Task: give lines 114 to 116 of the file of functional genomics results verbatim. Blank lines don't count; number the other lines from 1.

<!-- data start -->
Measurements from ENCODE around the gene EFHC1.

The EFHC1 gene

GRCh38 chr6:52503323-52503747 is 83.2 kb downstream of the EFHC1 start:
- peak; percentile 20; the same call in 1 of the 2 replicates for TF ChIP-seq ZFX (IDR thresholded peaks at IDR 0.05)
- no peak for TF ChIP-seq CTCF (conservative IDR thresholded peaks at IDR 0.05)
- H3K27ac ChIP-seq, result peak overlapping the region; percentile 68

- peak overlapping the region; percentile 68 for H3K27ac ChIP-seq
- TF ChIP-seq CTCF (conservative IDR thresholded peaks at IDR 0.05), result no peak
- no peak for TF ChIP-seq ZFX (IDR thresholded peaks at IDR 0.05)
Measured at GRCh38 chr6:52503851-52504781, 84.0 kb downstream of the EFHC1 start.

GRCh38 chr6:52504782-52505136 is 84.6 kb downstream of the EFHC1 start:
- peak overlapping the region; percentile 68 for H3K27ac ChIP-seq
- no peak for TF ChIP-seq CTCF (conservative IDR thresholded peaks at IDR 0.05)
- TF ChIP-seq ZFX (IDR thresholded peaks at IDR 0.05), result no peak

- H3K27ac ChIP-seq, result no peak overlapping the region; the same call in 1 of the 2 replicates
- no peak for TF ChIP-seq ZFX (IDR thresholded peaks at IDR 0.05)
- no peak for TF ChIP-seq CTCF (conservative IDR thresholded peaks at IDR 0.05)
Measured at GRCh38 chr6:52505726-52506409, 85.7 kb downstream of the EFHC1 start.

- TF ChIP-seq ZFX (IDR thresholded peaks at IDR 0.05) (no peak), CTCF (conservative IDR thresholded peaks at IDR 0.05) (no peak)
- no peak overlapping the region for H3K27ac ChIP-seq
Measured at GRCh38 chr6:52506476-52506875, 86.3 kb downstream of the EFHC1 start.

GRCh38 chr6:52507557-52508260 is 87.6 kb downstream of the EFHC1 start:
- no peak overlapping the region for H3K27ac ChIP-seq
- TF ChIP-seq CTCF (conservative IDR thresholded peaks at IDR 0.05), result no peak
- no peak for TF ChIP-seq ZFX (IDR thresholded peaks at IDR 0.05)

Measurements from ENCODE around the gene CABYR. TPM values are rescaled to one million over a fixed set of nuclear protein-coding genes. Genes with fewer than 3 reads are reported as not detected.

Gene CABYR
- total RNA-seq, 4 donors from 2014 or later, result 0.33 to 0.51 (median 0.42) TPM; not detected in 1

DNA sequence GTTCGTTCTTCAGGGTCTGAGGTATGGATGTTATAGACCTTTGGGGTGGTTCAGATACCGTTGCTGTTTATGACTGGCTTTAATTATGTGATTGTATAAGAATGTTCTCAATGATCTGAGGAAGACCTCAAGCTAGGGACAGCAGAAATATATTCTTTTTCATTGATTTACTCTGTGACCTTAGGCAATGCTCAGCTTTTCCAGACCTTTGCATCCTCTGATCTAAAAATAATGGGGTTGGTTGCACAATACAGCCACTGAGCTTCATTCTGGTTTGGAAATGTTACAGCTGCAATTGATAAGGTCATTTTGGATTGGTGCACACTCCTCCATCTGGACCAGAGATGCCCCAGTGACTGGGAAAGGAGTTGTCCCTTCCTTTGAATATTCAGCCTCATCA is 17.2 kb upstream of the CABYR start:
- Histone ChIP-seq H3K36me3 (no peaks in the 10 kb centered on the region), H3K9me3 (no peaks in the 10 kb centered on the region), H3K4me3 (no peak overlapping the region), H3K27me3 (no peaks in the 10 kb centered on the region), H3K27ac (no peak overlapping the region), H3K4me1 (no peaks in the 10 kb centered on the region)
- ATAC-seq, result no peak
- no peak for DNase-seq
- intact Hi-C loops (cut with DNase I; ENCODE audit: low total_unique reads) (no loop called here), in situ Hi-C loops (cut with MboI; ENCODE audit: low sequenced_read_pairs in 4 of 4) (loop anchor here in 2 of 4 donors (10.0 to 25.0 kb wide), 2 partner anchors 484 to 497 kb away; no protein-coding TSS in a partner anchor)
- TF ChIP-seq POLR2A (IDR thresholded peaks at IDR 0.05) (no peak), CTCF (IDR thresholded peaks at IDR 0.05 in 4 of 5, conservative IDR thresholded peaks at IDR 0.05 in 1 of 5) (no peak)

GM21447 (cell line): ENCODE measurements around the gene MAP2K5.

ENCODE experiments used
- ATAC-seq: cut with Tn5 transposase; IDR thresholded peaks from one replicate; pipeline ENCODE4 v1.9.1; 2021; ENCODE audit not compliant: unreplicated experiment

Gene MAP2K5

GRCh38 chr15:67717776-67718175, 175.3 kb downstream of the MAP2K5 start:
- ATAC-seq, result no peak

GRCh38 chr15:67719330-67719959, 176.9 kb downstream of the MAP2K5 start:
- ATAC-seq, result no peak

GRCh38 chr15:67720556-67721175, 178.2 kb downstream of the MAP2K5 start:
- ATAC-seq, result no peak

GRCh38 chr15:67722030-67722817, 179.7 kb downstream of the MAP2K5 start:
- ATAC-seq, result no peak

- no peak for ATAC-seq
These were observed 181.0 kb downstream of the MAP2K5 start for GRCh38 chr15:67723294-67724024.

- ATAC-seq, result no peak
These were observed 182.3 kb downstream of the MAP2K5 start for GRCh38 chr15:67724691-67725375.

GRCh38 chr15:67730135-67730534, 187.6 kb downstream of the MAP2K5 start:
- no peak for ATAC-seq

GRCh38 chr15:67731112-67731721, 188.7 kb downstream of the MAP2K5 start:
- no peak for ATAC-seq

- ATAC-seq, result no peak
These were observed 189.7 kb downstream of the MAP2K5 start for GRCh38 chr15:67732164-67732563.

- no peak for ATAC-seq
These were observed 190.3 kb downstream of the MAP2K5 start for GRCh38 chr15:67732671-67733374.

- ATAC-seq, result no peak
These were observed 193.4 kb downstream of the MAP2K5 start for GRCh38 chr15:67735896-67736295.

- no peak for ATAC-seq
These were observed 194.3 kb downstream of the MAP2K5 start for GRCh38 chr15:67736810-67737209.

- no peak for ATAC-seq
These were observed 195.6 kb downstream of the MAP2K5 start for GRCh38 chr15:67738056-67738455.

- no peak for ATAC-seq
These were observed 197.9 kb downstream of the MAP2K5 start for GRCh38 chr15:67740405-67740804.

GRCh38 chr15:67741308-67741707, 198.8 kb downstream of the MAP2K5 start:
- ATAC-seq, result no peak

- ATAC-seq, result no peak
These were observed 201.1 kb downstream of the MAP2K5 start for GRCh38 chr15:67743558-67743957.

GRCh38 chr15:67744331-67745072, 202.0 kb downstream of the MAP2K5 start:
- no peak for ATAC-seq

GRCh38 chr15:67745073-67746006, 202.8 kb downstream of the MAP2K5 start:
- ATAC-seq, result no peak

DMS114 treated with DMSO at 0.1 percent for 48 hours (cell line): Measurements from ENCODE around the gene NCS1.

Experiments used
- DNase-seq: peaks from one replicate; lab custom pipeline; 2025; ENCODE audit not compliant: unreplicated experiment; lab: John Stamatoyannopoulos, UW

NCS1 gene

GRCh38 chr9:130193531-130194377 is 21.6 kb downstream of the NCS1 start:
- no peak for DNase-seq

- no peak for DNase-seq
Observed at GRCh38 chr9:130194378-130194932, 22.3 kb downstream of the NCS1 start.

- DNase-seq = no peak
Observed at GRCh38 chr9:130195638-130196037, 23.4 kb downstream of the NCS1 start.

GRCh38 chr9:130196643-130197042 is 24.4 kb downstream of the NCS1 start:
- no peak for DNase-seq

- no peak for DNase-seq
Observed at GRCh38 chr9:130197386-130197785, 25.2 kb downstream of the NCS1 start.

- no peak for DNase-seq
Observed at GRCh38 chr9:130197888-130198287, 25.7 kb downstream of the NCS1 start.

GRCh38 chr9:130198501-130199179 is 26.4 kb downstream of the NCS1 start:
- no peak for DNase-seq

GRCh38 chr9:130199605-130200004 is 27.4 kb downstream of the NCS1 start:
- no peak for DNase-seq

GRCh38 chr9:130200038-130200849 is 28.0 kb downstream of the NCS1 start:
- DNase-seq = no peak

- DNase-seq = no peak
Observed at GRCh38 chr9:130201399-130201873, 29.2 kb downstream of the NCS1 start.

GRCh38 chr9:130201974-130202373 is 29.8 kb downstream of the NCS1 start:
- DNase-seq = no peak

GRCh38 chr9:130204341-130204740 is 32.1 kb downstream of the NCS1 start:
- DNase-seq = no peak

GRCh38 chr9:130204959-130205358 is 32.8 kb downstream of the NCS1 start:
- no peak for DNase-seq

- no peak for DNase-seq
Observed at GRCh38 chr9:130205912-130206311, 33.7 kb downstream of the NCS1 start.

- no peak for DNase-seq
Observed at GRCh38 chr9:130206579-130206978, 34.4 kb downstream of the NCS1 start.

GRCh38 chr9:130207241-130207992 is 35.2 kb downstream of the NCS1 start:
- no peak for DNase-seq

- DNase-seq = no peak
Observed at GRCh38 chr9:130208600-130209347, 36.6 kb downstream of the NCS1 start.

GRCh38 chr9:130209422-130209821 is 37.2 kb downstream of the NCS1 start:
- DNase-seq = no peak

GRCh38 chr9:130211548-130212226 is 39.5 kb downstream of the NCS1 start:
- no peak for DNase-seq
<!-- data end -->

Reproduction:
- DNase-seq = no peak

GRCh38 chr9:130211548-130212226 is 39.5 kb downstream of the NCS1 start:
- no peak for DNase-seq